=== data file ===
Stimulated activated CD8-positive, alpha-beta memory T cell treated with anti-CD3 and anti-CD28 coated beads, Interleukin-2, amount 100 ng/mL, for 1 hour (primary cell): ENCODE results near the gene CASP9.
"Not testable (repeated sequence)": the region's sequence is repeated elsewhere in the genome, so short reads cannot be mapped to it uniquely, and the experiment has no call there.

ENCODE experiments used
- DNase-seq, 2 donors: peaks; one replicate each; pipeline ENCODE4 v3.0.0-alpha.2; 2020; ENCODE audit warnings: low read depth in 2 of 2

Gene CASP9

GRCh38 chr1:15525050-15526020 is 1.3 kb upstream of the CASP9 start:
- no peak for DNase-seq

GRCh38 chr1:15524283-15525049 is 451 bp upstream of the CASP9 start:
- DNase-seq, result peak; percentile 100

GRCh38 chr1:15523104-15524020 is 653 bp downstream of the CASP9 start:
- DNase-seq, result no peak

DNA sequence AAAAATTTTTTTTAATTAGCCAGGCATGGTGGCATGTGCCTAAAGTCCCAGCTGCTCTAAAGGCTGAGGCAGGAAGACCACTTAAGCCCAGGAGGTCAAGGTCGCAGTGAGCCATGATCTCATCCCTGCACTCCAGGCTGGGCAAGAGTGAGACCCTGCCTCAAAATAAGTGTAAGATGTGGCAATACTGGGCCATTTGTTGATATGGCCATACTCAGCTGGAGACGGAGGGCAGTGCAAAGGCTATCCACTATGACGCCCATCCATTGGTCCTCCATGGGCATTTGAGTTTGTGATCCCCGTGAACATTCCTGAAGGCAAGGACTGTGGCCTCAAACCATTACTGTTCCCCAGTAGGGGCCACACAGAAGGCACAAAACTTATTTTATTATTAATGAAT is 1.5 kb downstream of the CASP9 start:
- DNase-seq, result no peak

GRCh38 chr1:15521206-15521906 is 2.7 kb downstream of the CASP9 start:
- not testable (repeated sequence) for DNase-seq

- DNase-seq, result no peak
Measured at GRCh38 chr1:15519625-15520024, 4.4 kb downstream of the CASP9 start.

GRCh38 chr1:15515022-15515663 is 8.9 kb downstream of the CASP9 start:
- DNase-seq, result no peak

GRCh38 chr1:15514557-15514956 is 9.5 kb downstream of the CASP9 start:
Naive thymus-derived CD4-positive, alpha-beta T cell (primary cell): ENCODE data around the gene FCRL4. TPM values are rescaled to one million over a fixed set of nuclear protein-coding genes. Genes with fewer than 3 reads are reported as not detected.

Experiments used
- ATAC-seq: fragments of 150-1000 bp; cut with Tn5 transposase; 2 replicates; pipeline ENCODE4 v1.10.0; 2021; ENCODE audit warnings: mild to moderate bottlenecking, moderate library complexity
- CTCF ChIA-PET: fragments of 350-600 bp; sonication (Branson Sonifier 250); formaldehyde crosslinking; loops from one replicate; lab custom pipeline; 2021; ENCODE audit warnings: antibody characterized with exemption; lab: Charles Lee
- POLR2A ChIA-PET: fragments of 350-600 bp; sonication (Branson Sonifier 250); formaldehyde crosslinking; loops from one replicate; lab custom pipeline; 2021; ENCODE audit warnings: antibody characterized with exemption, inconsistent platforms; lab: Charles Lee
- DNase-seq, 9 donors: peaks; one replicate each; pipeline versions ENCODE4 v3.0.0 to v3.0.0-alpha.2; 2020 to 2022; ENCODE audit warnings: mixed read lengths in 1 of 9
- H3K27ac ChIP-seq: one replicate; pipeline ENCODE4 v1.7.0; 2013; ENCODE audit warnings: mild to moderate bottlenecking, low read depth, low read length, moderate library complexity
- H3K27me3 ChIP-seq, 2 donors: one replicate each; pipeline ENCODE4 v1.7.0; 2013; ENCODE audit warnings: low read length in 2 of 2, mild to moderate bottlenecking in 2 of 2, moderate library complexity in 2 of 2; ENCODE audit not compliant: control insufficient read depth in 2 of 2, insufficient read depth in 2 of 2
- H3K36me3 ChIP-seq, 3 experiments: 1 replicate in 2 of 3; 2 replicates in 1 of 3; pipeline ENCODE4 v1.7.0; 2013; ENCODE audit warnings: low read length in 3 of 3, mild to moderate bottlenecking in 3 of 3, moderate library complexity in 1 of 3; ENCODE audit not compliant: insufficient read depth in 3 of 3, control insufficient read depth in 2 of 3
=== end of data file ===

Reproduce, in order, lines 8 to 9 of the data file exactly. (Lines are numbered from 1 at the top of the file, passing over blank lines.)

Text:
GRCh38 chr1:15524283-15525049 is 451 bp upstream of the CASP9 start:
- DNase-seq, result peak; percentile 100